The Pittsburgh Steelers dressed 24 defensive players on Sunday for their contest against the Baltimore Ravens. The only two inactives were rookie sixth defensive lineman Isaiah Buggs and the injured number three outside linebacker Anthony Chickillo. Of note was the decision to dress rookie third-round cornerback Justin Layne over veteran wide receiver Donte Moncrief.
Of the 24 defensive players who dressed, a full twenty one of them saw at least one snap of duty on defense over the course of the game. And all of them were meaningful snaps, including the sole play on which veteran safety Jordan Dangerfield was on the grass for a defensive opportunity.
That would be the one time that they used the goal line package, featuring four defensive linemen, five linebackers, and two safeties. In the past, they have used six linebackers and one safety, but started to adopt the two-safety look midway through 2017. On this snap, they replaced Minkah Fitzpatrick with Dangerfield, and the play resulted in a two-yard loss.
Even Jayrone Elliott briefly got on the field, seeing three snaps in a rotation on the right side with Bud Dupree. Those snaps game at the top of the second quarter, two of which were successful plays for the defense. But these were the minor defensive personnel adaptations.
Another admittedly less significant contribution came from Tyler Matakevich, who saw a handful of snaps in the game after Mark Barron left with an injury. He did appear to play reasonably well in his limited action, including a defensive stop on a pass, tackling Marquise Brown after a three-yard gain on first and 10.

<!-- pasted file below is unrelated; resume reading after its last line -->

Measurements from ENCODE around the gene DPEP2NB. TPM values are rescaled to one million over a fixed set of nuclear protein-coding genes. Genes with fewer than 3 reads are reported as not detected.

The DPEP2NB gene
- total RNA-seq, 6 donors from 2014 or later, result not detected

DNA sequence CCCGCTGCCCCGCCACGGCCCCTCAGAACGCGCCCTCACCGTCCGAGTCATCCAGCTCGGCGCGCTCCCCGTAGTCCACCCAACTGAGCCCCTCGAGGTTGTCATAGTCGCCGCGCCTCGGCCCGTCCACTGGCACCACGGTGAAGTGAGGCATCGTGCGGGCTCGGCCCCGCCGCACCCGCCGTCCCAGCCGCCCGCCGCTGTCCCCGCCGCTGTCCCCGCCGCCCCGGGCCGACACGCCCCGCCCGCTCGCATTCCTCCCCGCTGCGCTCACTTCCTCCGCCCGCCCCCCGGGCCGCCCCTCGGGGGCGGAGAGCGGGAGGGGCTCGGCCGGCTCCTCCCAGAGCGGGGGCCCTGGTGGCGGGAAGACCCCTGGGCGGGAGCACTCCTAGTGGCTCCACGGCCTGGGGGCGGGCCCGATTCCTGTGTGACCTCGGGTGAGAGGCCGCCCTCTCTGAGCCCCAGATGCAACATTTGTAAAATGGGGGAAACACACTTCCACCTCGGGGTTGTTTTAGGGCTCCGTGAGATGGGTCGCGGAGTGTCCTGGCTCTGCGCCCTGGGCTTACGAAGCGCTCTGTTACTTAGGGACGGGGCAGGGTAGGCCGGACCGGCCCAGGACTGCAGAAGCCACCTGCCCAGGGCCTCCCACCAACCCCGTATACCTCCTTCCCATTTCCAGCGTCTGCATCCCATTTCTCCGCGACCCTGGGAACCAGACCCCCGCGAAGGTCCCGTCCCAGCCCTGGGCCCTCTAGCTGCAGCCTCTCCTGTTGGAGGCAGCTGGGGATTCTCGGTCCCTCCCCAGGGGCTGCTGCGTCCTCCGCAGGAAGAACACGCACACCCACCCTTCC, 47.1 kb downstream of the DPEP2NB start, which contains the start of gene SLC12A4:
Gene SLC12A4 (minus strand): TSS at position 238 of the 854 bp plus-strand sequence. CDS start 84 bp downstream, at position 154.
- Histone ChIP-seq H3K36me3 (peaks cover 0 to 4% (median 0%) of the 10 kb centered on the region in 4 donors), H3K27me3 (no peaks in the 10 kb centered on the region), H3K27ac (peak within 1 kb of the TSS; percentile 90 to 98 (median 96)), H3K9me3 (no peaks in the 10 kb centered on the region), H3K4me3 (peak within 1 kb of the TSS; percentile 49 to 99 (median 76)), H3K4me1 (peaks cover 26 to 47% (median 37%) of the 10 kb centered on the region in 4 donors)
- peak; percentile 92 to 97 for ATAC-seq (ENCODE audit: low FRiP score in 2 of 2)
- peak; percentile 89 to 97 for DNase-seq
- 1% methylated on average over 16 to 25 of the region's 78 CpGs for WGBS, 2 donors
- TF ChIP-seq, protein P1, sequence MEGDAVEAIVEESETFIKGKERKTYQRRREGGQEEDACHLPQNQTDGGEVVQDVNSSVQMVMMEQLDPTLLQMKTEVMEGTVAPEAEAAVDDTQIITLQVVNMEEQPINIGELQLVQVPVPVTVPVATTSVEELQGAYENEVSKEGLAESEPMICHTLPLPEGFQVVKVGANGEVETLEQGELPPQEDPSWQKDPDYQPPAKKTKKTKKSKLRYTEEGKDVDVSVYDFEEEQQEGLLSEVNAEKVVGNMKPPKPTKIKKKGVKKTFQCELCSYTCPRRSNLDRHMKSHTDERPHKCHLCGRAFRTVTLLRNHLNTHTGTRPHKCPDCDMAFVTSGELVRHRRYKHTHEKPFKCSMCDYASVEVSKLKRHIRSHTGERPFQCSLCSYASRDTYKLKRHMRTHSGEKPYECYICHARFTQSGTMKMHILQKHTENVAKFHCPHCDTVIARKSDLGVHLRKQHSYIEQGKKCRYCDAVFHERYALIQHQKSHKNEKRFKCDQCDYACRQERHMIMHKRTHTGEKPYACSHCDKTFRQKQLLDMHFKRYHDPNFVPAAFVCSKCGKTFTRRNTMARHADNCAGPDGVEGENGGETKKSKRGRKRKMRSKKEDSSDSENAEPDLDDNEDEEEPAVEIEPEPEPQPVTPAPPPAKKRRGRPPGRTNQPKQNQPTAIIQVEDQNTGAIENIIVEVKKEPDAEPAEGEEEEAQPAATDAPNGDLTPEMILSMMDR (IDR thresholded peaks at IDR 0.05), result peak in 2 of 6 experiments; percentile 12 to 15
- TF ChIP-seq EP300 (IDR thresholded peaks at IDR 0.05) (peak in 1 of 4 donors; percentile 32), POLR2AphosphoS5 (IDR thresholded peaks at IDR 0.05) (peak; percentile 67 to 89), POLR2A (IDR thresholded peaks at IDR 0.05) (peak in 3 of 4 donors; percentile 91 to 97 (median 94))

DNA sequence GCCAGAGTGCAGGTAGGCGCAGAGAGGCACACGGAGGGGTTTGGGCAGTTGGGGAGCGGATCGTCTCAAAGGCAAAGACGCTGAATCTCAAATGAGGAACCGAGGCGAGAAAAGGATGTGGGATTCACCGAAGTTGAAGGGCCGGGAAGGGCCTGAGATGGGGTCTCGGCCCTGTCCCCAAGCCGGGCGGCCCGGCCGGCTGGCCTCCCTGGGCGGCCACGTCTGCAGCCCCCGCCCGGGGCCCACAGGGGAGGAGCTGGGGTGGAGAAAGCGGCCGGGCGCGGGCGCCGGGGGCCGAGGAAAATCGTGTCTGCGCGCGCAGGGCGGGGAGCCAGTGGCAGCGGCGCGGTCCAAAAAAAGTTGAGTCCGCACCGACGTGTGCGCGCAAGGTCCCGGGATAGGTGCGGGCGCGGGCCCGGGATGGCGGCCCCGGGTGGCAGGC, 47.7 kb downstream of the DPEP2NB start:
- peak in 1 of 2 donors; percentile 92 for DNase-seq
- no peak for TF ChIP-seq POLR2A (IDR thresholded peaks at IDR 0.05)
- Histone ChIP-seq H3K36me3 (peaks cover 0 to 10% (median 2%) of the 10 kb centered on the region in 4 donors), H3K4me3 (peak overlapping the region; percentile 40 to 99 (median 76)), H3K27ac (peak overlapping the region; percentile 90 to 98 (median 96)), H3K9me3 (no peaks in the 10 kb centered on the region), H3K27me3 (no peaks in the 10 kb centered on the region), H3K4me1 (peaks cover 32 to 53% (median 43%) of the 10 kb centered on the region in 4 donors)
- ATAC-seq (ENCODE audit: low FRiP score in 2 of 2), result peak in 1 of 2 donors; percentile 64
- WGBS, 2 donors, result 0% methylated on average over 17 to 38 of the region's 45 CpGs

Then there are the dime and dollar packages, with Cameron Sutton and Kameron Kelly getting on the field. Kelly, who recorded the first interception of his career, saw a total of 15 snaps, while Sutton was able to get up to nine.
Add in several snaps featuring a 3-5 defense with three inside linebackers on the field—Barron, Devin Bush, and Vince Williams, of course, with one snap for Matakevich after Bush had already left the game—and we see just how many different looks the Steelers are using, or attempting to use, on the defensive side of the ball this year.
What exactly does this mean? Perhaps not a whole lot, beyond the mere fact that they feel they have a number of players who are capable of contributing in some form or fashion in the right role. While we haven’t really seen a four-lineman front outside of the goal line yet, it wouldn’t be surprising if it’s coming, especially if Barron misses a game.